Allocated Funds And The Risk Of Embezzlement

The owners of a St. Louis hospital face an embezzlement lawsuit while in the midst of negotiating the sale of the hospital. The building contractor overseeing construction projects at the hospital filed the lawsuit, alleging the owners embezzled $1.4 million from the construction fund.

The hospital had set in reserve $6.5 million to fund various construction projects at the hospital. The two managing executives of the owners group requested the funds transfer, stating their financial management firm had approved the transfer for operational costs. However, after the second installment of the requested funds, the building contractor learned that the financial firm did not approve the funds request, and immediately stopped further transfers.

The contractor firm accuses the two executives of using the transferred money for "personal use." The owners deny the allegations made in the lawsuit. Laura Dyrda "St. Louis hospital owner accused of diverting $1.4M of hospital funds" (Nov. 08, 2022).

Commentary and Checklist

What makes this matter interesting is that the plaintiff, the building contractor, is alleging that the hospital’s construction funds being  reallocated for other purposes by the hospital is embezzlement. If proven that the funds reallocated went to personal uses, the case is stronger, but in that case, the hospital is the embezzlement victim, and the contractor may not have standing on that issue. However, a  breach of contract claim may exist.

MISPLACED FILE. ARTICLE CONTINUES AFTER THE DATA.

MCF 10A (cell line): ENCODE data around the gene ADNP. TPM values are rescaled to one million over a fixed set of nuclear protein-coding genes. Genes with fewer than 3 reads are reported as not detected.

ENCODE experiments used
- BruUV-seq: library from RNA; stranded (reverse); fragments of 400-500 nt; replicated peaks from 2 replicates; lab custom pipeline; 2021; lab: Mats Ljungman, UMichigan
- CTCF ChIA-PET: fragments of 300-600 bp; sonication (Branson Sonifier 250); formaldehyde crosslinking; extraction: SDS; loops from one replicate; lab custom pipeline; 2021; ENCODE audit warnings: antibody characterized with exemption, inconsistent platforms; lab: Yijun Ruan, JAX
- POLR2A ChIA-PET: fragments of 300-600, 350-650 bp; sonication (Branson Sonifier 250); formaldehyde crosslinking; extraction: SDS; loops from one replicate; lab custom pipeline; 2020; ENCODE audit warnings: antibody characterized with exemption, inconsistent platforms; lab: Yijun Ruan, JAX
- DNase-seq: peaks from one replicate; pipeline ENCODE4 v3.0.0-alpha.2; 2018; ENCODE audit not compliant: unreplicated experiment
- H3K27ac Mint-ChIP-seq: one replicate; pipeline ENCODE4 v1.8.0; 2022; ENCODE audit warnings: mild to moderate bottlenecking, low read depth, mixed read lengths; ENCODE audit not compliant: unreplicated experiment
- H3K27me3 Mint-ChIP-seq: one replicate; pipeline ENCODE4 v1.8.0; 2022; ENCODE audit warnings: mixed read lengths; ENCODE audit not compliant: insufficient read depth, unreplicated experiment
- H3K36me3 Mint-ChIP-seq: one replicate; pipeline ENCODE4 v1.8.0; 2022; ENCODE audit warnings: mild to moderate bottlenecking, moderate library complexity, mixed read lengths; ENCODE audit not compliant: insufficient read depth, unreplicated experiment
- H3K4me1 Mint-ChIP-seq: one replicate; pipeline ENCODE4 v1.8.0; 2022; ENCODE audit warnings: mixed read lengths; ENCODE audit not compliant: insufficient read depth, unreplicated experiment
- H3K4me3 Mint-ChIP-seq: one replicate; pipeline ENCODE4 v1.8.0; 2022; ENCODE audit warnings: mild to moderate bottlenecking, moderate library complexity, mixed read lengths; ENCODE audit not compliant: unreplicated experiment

This case illustrates the importance of managing fund disbursements by requiring multiple approval steps as a financial control best practice. One individual may be able to produce false or altered records or authority, but the opportunity for such fraud is greatly reduced when several individuals are actively overseeing the same accounts.

Consider the following oversight suggestions to limit the embezzlement risk for your organization:

  • Be familiar with general expenses and monthly accounting figures, and examine more closely anything that seems atypical.
  • Never assume that those in your organization who manage finances will not make mistakes.
  • Always require multiple individuals to review monthly accounting reports, and direct them to always question anything that is unclear or that they do not understand.
  • Make sure your accounts review process is done using original documents and statements. Never rely solely on spreadsheets or summaries provided by the accounting staff.
  • Engage an outside auditing firm to conduct an annual comprehensive audit.
  • If you employ a third party to manage financial accounts, make sure they uphold your oversight measures, and do not give them authority to disburse funds without your approval.
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